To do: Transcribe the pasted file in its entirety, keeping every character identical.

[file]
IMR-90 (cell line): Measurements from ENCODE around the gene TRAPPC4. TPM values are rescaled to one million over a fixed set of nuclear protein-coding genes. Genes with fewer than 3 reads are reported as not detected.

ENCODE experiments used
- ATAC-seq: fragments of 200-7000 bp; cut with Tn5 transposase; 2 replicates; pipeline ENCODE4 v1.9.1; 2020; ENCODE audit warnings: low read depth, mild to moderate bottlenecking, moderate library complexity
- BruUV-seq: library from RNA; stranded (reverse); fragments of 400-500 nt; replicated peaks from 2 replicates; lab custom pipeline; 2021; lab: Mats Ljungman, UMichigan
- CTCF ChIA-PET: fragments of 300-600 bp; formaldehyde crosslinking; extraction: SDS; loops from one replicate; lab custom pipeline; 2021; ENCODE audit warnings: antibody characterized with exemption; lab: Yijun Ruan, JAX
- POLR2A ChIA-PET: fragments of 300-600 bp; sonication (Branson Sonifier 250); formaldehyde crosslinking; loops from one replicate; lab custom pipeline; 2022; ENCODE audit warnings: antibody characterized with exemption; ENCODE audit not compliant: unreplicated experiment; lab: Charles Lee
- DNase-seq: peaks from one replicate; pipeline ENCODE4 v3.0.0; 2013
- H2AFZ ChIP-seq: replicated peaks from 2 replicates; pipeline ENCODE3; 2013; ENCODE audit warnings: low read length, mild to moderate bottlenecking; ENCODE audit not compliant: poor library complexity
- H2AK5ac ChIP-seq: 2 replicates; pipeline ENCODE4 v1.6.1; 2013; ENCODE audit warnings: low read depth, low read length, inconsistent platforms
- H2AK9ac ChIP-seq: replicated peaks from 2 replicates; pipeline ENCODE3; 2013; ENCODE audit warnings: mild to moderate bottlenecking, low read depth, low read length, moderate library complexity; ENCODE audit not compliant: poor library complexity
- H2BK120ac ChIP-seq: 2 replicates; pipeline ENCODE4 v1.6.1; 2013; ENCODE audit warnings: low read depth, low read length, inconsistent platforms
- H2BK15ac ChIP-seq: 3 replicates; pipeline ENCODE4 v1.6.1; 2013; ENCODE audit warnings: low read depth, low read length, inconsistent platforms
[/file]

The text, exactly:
IMR-90 (cell line): Measurements from ENCODE around the gene TRAPPC4. TPM values are rescaled to one million over a fixed set of nuclear protein-coding genes. Genes with fewer than 3 reads are reported as not detected.

ENCODE experiments used
- ATAC-seq: fragments of 200-7000 bp; cut with Tn5 transposase; 2 replicates; pipeline ENCODE4 v1.9.1; 2020; ENCODE audit warnings: low read depth, mild to moderate bottlenecking, moderate library complexity
- BruUV-seq: library from RNA; stranded (reverse); fragments of 400-500 nt; replicated peaks from 2 replicates; lab custom pipeline; 2021; lab: Mats Ljungman, UMichigan
- CTCF ChIA-PET: fragments of 300-600 bp; formaldehyde crosslinking; extraction: SDS; loops from one replicate; lab custom pipeline; 2021; ENCODE audit warnings: antibody characterized with exemption; lab: Yijun Ruan, JAX
- POLR2A ChIA-PET: fragments of 300-600 bp; sonication (Branson Sonifier 250); formaldehyde crosslinking; loops from one replicate; lab custom pipeline; 2022; ENCODE audit warnings: antibody characterized with exemption; ENCODE audit not compliant: unreplicated experiment; lab: Charles Lee
- DNase-seq: peaks from one replicate; pipeline ENCODE4 v3.0.0; 2013
- H2AFZ ChIP-seq: replicated peaks from 2 replicates; pipeline ENCODE3; 2013; ENCODE audit warnings: low read length, mild to moderate bottlenecking; ENCODE audit not compliant: poor library complexity
- H2AK5ac ChIP-seq: 2 replicates; pipeline ENCODE4 v1.6.1; 2013; ENCODE audit warnings: low read depth, low read length, inconsistent platforms
- H2AK9ac ChIP-seq: replicated peaks from 2 replicates; pipeline ENCODE3; 2013; ENCODE audit warnings: mild to moderate bottlenecking, low read depth, low read length, moderate library complexity; ENCODE audit not compliant: poor library complexity
- H2BK120ac ChIP-seq: 2 replicates; pipeline ENCODE4 v1.6.1; 2013; ENCODE audit warnings: low read depth, low read length, inconsistent platforms
- H2BK15ac ChIP-seq: 3 replicates; pipeline ENCODE4 v1.6.1; 2013; ENCODE audit warnings: low read depth, low read length, inconsistent platforms